Peter Haugen (Davidson, NC)

Until very recently, I found great comfort in concealing my sources of shame and strife from other people. Most of the time, the idea of exposing my feelings or my secrets was unthinkable, but sometimes I wanted to let someone know what it felt like to be me—even just to see if they had ever felt the same way. In those situations, though, I would imagine myself hammering a nail through the bottom of my mouth. However, early last year, I was sexually assaulted, and I came to realize how important it was for me to use my voice. In the aftermath, I felt self-doubt, a lack of agency, and occasionally I felt afraid to walk alone at night. For several months, I closed in on myself and didn’t look at my body because it didn’t seem to belong to me, but making art that purposefully made myself vulnerable helped me to love myself again.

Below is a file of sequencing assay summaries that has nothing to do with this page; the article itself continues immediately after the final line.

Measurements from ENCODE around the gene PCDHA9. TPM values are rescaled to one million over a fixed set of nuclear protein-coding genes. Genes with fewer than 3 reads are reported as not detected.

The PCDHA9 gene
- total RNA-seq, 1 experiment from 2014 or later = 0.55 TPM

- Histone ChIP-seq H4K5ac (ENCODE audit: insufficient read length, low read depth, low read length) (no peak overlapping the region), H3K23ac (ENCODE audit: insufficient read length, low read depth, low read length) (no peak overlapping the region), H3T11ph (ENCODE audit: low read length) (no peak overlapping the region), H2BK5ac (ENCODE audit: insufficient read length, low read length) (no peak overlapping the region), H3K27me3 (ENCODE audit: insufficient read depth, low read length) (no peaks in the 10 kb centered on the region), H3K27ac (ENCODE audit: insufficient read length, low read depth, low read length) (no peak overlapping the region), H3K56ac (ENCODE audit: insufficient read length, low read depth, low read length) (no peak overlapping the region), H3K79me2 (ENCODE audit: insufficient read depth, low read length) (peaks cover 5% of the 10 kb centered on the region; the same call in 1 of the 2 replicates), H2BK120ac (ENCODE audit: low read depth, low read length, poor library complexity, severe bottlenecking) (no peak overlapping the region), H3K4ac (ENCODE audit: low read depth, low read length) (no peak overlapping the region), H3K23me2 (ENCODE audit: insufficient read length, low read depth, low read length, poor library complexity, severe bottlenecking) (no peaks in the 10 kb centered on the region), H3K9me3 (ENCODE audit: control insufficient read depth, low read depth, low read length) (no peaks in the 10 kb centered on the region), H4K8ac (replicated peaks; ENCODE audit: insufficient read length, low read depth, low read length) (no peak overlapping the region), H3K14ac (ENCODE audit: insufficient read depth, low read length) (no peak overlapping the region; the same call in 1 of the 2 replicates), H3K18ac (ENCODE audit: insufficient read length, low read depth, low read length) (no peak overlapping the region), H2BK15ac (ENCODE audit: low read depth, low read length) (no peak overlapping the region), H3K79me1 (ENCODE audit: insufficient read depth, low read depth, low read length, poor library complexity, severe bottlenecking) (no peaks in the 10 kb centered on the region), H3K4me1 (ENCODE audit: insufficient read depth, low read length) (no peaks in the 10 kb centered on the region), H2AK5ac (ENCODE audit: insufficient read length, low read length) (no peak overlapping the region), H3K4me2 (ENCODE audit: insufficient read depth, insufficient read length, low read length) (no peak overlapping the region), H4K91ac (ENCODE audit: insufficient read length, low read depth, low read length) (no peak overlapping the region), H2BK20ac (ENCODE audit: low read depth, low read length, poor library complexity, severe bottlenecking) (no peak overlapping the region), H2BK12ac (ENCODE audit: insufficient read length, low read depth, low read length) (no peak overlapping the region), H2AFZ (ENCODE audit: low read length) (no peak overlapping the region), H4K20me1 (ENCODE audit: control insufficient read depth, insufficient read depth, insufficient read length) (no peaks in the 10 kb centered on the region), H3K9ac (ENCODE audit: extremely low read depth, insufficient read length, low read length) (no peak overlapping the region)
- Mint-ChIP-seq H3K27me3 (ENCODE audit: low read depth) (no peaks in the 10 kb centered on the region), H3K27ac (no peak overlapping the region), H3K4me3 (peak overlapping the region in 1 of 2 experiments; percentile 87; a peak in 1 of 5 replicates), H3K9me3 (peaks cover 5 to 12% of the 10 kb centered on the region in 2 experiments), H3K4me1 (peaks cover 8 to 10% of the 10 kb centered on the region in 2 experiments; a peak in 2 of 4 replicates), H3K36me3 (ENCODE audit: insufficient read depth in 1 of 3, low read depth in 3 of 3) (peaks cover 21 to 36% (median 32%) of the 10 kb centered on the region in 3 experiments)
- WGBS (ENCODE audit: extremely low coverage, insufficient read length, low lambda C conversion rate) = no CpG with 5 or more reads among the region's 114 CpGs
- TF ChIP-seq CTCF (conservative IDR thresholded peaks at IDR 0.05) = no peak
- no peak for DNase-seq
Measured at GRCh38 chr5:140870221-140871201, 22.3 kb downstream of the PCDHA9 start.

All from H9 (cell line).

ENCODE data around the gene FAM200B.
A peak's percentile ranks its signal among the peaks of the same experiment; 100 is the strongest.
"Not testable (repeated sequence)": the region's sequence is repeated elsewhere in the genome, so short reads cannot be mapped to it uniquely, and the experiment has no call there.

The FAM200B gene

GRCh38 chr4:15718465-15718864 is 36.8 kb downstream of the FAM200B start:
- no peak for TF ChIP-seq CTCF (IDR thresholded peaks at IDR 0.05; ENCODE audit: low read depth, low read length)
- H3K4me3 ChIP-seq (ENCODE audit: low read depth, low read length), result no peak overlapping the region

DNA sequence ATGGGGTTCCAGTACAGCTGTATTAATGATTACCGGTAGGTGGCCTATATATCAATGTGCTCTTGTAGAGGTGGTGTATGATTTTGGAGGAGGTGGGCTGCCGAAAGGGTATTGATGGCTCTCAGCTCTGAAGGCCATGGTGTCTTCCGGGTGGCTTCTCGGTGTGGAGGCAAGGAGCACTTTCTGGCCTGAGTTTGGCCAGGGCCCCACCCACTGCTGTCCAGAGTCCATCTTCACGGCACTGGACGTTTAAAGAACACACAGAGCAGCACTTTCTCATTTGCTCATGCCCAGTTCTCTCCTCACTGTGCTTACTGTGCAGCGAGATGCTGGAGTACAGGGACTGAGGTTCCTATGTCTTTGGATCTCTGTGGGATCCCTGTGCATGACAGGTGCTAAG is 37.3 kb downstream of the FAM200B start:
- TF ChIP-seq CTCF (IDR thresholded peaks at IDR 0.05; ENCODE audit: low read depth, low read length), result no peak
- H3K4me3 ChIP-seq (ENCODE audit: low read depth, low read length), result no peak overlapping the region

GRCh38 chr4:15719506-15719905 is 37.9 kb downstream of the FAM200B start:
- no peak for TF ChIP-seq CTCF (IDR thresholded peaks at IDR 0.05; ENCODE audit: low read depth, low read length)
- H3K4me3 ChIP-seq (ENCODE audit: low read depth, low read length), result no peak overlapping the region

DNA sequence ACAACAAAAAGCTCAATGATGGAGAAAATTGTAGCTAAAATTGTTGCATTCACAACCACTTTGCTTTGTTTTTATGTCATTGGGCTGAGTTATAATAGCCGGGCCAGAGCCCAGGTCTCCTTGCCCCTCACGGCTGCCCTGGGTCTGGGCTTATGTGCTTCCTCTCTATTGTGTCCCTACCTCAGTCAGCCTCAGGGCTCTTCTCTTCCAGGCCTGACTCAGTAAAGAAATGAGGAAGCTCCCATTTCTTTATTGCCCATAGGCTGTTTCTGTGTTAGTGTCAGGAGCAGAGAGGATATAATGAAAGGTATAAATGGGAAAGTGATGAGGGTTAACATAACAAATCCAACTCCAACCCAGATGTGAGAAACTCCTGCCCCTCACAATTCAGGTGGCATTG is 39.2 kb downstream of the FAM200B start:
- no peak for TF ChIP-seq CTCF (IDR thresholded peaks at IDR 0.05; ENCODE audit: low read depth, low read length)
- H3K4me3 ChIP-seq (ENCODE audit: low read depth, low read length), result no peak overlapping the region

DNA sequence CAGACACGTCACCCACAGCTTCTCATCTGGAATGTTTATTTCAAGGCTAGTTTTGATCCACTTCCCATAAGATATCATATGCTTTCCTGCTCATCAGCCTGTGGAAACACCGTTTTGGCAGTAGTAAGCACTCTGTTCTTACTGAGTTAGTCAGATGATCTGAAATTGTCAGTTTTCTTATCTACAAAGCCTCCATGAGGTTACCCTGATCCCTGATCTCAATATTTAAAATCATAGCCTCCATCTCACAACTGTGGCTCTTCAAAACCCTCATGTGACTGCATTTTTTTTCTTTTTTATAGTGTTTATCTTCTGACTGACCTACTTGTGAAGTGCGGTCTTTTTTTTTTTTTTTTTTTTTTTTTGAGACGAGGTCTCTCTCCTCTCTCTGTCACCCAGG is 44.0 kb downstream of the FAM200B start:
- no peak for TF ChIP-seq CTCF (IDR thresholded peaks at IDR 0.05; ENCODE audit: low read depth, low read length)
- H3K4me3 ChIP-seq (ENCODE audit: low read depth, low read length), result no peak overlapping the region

Allowing myself to recognize my own pain and emotions opened me up to recognizing other people’s pain and emotions. I appreciated that a lot of other people had felt the same pains that I had, and this abrupt entrance of empathy into my emotional vocabulary forced a vocation on me—by letting myself be vulnerable instead of hammering a nail through the roof of my mouth, I might be able to help other people with similar experiences feel less alone. The small figures that I draw are isolated, their bodies are fragmented, and they have difficulty being vulnerable sometimes, but they find ways to be content with themselves.